Movie Review: Pottersville (2017)

Starring: Michael Shannon, Judy Greer and Ron Perlman

Directed by: Seth Henrikson

Maynard is a businessmen who owns the general store in the struggling town of Pottersville. One night he drunkenly dresses up in a ghillie suit and gorilla mask and gets mistaken for Bigfoot. This creates a huge buzz for his little town as tourists begin to flock there and the town starts to generate money. Maynard’s dilemma is whether he comes clean or continues with his inadvertent hoax.

The premise to this movie didn’t really seem very appealing to me and the only reason I decided to give Pottersville a chance was because of Michael Shannon. Over the years he has slowly started becoming one of my favourite actors to watch, performances in The Iceman, Premium Rush and Man of Steel have really peaked my interest in checking out more of his work. While those particular movies may not be his most critically acclaimed performances, they are three performances that I watched almost consecutively that I throughly enjoyed and he really showed me the range he has as an actor. I will look to check out more of his work in the near future but for now let’s dissect Pottersville.

So, the plot is a little stupid and lacks any real excitement but there are a couple of performances that at least make this movie bearable. Michael Shannon plays Maynard Greiger, a general store owner in the small town of Pottersville. This is a town that is really struggling with a lack of opportunities and a lack of money within it. One night Maynard goes home early to surprise his wife to find her kind of cheating on him (hard to explain what was going on) with his long time friend and town sheriff Jack (Ron Perlman). After being left shocked and nowhere to go other than the bottom of an empty bottle he drunkenly dresses up as a gorilla and stumbles around the town. After being mistaken for Bigfoot by many of the residents of Pottersville all of a sudden a small town which nobody had heard of was beginning to make waves and attract tourists. Maynard is faced with a tough decision whether to come clean or continue this facade so the people of Pottersville can reap the benefits of its overnight fame.

Michael Shannon as Maynard was ok, he was humble and reserved but charming at the same time. One annoyance with his performance however was that he was quite softly spoken and at times his speech came across as very mumbled so praise the Lord I was watching this on the train with subtitles or there’d be a fair amount of story that I would’ve missed. In addition to Shannon’s performance there was a small role by Ian McShane, who played local hunting expert Bart, and he was the highlight of the movie. While his role was only small he was effective and great to watch and Ian McShane is one of those actors who you see all the time playing a large range of roles and he always performs well regardless of how good or bad the movie he is in is. Finally, the other good thing that this movie had going for it was the story, while poorly written and poorly told, it did have a heartwarming feeling to it which was a nice way to conclude an otherwise drab film.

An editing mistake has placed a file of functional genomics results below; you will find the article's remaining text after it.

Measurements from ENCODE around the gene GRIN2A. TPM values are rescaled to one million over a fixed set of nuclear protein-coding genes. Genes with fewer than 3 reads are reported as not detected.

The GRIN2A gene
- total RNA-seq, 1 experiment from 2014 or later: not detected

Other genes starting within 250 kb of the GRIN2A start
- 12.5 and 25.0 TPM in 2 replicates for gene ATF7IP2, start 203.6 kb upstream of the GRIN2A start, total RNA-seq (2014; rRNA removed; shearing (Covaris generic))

Now onto the negatives and I’ve already mentioned that the general story of the movie was poor but in addition to this the comedy in Pottersville was extremely weak and was as if the writers forgot to write the jokes into the script. Besides a couple of smirks here and there, the rest of the comedy was a dud. I feel that Thomas Lennon was used to provide much of the comedy relief and I felt that he and his character were truly awful. He played TV’s monster hunter Brock Masterson and I really hated that particular angle of the movie, was just a huge waste of time. Also, Christina Hendricks was massively under utilised in this movie as she is somewhat of a big name and could’ve added something better than what she did if given a more suitable role to allow her to do so. In addition to these glaring flaws in Pottersville I also hated the choice of Christmas songs used throughout the movie, especially the chipmunks Christmas song that was used, whoever’s idea it was to use that song needs some serious sense beaten into them.

In conclusion, Pottersville was a poor movie which I had high hopes for leading up to it. A couple of ok performances simply weren’t enough to save this movie from all of its woes.


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